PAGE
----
Walter Cole, world’s oldest drag queen as Darcelle XV, dies at 92

Walter Cole performs as Darcelle XV.
A fearless advocate for the LGBTQ community, Walter Cole, shown as Darcelle XV, was crowned the world’s oldest working drag performer in 2016 by Guinness World Records.
(Jay Reiter / Associated Press)

Walter Cole, better known as the iconic drag queen who performed for decades as Darcelle XV and a fearless advocate for the LGBTQ community, has died of natural causes in Portland, Ore. He was 92.

Darcelle, who died Thursday, was crowned the world’s oldest working drag performer in 2016 by Guinness World Records and was regaling audiences until the very end. As a performer, Darcelle was known for hosting the longest-running drag show on the U.S. West Coast. Offstage, Cole, an Army veteran, championed LGBTQ rights and charitable work.

The nightclub that Darcelle opened more than 50 years ago in downtown Portland, Darcelle XV Showplace, posted a statement on Facebook expressing grief and asking for privacy and patience.


The club, which had become a Portland cultural institution by the 1970s, was listed in 2020 on the National Register of Historic Places, making it the first site in Oregon to be nominated specifically for its significance in LGBTQ history. In the venue’s early days in the 1970s and ’80s, it was seen as taboo and protesters picketed outside, the Oregonian reported.

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It provided a lifeline for many in the city’s LGBTQ community, including Cole, he told the newspaper in a 2010 interview. Cole preferred female pronouns when performing, but told the Oregonian he preferred male pronouns offstage.

“If I hadn’t admitted who I was, I’d probably be dead now,” he told the paper. “I’d be sitting on a couch retiring from ... management. Not for me.”

“She touched the lives of so many, not only through her performances but also through her fearless community advocacy and charitable works,” said Todd Addams, the interim executive director of Basic Rights Oregon. “She was nothing short of an icon.”

Writer Susan Stanley described the club as a place of “warmth and affection” where performers were “glittering in sequins and satin and a shimmering froth of feathers,” in what’s credited as the first profile of Darcelle XV, published in Willamette Week in 1975.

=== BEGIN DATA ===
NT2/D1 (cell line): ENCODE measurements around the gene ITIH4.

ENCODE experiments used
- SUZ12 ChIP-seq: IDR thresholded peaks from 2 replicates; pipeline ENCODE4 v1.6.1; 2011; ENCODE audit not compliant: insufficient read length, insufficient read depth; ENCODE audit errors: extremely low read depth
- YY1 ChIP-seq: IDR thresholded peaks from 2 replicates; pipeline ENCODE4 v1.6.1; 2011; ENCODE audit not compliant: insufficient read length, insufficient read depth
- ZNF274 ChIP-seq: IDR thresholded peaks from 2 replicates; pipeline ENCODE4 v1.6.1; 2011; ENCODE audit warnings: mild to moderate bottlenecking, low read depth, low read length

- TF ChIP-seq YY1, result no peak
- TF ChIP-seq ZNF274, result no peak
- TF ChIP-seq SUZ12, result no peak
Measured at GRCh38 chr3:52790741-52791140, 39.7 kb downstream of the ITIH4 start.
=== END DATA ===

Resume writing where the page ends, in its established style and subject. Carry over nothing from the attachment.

When speaking of Darcelle, Cole, a gay man, referred to his persona in the third person using female pronouns. “I’m an entertainer with a capital E,” Cole told Stanley. “Darcelle is a character — like in a play — and I work very hard at her.”


Stanley wound up briefly working at the club and becoming Cole’s close friend. She described the performer not only as a talented artist, who also sewed many of the club’s costumes, but as a caring person deeply invested in the LGBTQ community and the fight against the social stigma of the time.

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“[Darcelle] was just a very, very nurturing person,” Stanley said. “She encouraged other guys to perform and get out of their shells.”

After decades of advocacy by LGBTQ activists organizing for civil rights and freedoms, Stanley said she was saddened to see how drag has become so polarized in the current political climate.

“It bespeaks a really, really big misunderstanding,” she said. “Politicians wanting to step back decades in attitudes. … It’s mystifying and horrifying to me at the same time.”

Cole was born in 1930 and raised in Portland’s Linnton neighborhood. He served in the U.S. Armed Forces and was discharged in the late 1950s, according to the club’s website, which says he used money he received from the military to start his first business.

After dabbling in a coffee store and a jazz club, Cole purchased the space that would become Darcelle XV Showplace in 1967.


Two years later, he developed the alter ego named Darcelle and came out as gay, according to a profile on the club’s website.

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He left his wife and began a relationship with his artistic director. During the 1970s, the Showplace became a popular destination for cabaret and drag performance.

In 1999, Darcelle became the oldest drag performer on the West Coast, after the closing of San Francisco’s drag venue Finocchio’s Club.

On Friday, fans, including Portland’s mayor, mourned Cole’s death on social media. U.S. Sen. Ron Wyden (D-Ore.) said in a social media post that “Darcelle carved out an unforgettable chapter in Portland’s history” with “pioneering courage.”

Darcelle XV Showplace said details of a public memorial will be announced and that all shows would go on as scheduled, as per Darcelle’s wishes.